Currently, Sunbird hotels charges between about K40 000 and K52 000 per night for bed and breakfast, minus lunches, dinner and laundry whereas bed and breakfast at Ryalls attracts about K52 000.
“The government also pays five percent of the total paid to the pilots to Falcon Pilots International,” said our source.
Information in our possession indicates that between January 2011 and May 2012, OPC has hired the two pilots nine times for an average of five days; the longest being 10 days when the late president went to Germany, Iran and USA.
Simple calculations, which may be on the conservative side as are just based on the average number of days, would mean that for 45 days, the two pilots were paid 80 100 euros (K28.4 million) using an average of five days each for the nine sessions, calculated at the present euro to kwacha exchange rate.
Taxpayers are also responsible for the pilots’ air travel from their base, which costs 2560 euros (about K908 800) return apiece, making a total of 5120 euros (K1.8 million) each trip.
To comply with international aviation standards, all planes are put on a compulsory electronic monitoring system known as Continued Aircraft Maintenance Programme (CAMP); another cost.
For Falcon 900EX, Malawi pays 13 000 euros (K4.6 million) annually for the computerised service at the Dassault Falcon Service in Paris, France.
The Falcon 900EX has three engines and each has to be insured separately at $250 (about K63 000) per hour each, every time the plane flies.
This is separate from the $75 000 (K18.8 million) annual insurance for the whole jet. The Malawi presidential jet is insured with Lance Tolland Associates of US at a total cover of $150 000 (K37.5 million), our source said.
The plane is also supposed to undergo compulsory A-Check (annual check) which cost a minimum of $100 000 (K25 million) and a compulsory C-Check (comprehensive check) every five years at a minimum cost of 500 000 euros (K178 million).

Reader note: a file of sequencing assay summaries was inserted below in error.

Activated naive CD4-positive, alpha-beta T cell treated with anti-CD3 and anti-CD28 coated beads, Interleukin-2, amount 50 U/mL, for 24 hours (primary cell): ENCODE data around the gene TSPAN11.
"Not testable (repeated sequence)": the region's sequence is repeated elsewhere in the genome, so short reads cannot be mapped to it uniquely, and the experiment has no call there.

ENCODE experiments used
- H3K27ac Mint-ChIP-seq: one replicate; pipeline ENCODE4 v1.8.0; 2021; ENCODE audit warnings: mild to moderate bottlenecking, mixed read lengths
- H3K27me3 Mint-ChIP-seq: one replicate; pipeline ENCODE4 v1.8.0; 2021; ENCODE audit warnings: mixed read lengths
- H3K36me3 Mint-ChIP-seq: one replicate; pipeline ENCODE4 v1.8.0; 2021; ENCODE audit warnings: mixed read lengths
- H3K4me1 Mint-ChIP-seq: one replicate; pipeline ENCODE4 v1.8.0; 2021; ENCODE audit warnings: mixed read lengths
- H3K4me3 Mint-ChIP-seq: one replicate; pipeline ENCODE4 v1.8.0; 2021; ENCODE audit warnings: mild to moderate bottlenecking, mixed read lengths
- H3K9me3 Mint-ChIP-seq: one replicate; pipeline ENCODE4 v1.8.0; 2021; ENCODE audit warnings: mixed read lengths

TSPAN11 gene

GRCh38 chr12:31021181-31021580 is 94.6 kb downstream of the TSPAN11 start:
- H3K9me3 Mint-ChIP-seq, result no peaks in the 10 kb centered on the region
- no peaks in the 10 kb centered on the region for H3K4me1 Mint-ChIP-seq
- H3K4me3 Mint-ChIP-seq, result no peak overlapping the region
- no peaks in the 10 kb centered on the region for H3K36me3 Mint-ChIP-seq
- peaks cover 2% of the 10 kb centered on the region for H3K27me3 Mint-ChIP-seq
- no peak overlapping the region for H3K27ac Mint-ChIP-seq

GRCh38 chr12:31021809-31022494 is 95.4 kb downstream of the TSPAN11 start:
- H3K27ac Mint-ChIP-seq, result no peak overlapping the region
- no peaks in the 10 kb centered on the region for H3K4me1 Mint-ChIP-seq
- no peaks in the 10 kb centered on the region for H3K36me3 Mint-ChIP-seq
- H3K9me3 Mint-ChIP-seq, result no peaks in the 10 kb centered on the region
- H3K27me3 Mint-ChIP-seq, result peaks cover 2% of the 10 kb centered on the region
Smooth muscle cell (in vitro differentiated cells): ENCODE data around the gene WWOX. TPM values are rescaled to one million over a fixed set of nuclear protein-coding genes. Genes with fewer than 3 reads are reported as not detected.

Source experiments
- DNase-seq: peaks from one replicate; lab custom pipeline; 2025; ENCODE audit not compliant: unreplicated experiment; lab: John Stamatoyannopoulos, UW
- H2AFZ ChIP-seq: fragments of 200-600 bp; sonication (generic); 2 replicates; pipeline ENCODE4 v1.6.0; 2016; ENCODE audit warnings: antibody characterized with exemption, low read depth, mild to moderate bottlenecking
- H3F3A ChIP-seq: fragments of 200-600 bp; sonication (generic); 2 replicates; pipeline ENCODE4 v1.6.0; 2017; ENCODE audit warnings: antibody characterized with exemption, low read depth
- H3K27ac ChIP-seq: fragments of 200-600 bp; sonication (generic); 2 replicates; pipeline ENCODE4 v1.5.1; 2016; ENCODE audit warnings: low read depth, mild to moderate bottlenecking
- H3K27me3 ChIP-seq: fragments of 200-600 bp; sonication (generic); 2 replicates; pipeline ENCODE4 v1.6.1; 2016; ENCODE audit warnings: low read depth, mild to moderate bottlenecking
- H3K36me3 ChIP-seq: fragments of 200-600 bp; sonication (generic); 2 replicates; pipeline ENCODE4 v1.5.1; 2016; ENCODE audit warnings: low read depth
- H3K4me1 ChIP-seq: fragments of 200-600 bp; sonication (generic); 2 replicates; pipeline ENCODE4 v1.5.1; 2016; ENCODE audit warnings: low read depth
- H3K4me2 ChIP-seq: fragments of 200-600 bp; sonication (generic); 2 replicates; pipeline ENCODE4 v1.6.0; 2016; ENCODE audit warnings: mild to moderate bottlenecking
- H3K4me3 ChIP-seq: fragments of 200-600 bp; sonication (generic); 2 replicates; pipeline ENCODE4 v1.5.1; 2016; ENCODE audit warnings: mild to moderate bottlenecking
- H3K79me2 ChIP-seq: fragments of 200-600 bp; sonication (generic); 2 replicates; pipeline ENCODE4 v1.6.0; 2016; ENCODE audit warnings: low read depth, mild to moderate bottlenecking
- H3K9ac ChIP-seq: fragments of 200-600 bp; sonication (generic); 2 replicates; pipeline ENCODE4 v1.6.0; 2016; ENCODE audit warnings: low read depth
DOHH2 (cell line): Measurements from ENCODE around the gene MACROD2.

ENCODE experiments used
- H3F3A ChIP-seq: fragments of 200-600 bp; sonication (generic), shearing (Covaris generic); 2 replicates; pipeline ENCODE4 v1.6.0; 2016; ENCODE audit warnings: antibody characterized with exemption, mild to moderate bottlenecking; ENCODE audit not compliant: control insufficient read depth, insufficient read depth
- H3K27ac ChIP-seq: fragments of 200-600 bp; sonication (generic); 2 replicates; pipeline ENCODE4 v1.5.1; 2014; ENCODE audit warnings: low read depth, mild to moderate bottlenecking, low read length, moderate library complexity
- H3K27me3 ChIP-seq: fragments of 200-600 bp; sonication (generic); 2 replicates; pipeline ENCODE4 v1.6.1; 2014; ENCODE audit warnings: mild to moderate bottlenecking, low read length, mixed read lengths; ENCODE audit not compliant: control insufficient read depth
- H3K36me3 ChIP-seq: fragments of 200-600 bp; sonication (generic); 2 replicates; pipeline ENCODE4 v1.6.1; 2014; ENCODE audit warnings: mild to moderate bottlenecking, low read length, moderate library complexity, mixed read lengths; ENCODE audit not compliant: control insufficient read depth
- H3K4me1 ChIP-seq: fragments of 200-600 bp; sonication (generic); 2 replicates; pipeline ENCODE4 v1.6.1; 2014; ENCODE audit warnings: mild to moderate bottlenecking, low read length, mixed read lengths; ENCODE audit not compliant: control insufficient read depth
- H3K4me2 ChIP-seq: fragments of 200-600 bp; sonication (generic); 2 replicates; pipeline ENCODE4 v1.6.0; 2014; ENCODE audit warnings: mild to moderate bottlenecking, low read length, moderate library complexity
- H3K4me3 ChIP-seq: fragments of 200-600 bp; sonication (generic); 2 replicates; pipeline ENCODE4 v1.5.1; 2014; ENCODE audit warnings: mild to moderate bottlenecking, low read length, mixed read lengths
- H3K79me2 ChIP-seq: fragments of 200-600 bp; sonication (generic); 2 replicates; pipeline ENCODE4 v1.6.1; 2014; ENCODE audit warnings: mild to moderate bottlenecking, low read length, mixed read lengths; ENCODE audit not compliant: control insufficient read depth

The last time the Malawi presidential jet went for a C-Check was in 2011. The cost came to 1 million euros (K35.5 million), the addition having been incurred because, among other factors, Mutharika wanted it re-painted and its interiors changed, according to the source.
The source said the Malawi presidential jet consumes fuel worth $25 000 (K6.3 million) one way or $50 000 (K12.6 million) for a return trip to Europe.
Another cost comes from navigation charts (air space map) which pilots use when they fly. These charts are changed monthly or after every two months. Malawi pays a subscription of $12 000 (K3 million) annually to access these charts for the jet.
In addition, aviation rules require that each time a plane flies over another country’s air space; owners have to pay that country for using their space.
If, for example, the presidential jet flies to Washington DC, Malawi has to pay $6 000 (K1.5 million) calculated to be paid to all countries in between and the US one way.
Malawi bought the presidential jet from General Electric Motors in 2009 where it was being used by that company’s chairperson, our investigations show.
The company was forced to sell the jet under pressure from the US government at the height of the global economic downturn, as private firms sought government help to resuscitate their businesses.
Speaking from an industry player’s point of view, Air Malawi chief executive officer Patrick Chilambe said it is possible to avoid the costs incurred in owning a presidential jet, but cautioned “it would be cheaper to fly commercial if the President is not a frequent flier.”
“If she wouldn’t be travelling frequently, it would be cheaper to fly commercial, but if she is a frequent flier, it would be expensive,” he said when Weekend Nation asked him to comment on the available options as Malawi considers selling the Falcon 900EX.
Chilambe, a former Secretary to the Treasury (ST), said “assessing the whole issue, expenditure on the presidential jet is not necessary and cannot be justified.”
“The problem with aircrafts is that there are parts that are time-bound whether you fly or not you have to replace them. This is costly,” he said.
The purchase of the jet became the symbol of Mutharika’s mismanagement of resources and led to the bad blood between the country’s donors and Lilongwe that saw a once vibrant economy disintegrating as a coordinated freeze in budgetary support crippled public spending and blocked an important source of forex, only second to tobacco.
Malawi’s long-time donor Britain was annoyed with the purchase and wanted Malawi to sell the Jet, but the Mutharika administration remained adamant, arguing at the time that the jet would serve Mutharika better, especially when executing his responsibilities as chairperson of the African Union.
London then proceeded to deduct £3 million (K1.3 billion at present exchange rates) from their budgetary support to Malawi in 2009. During the 2009/10 financial year, Britain planned to give Malawi £22 million (K9.7 billion), but that was cut to £19 million (K8.3 billion).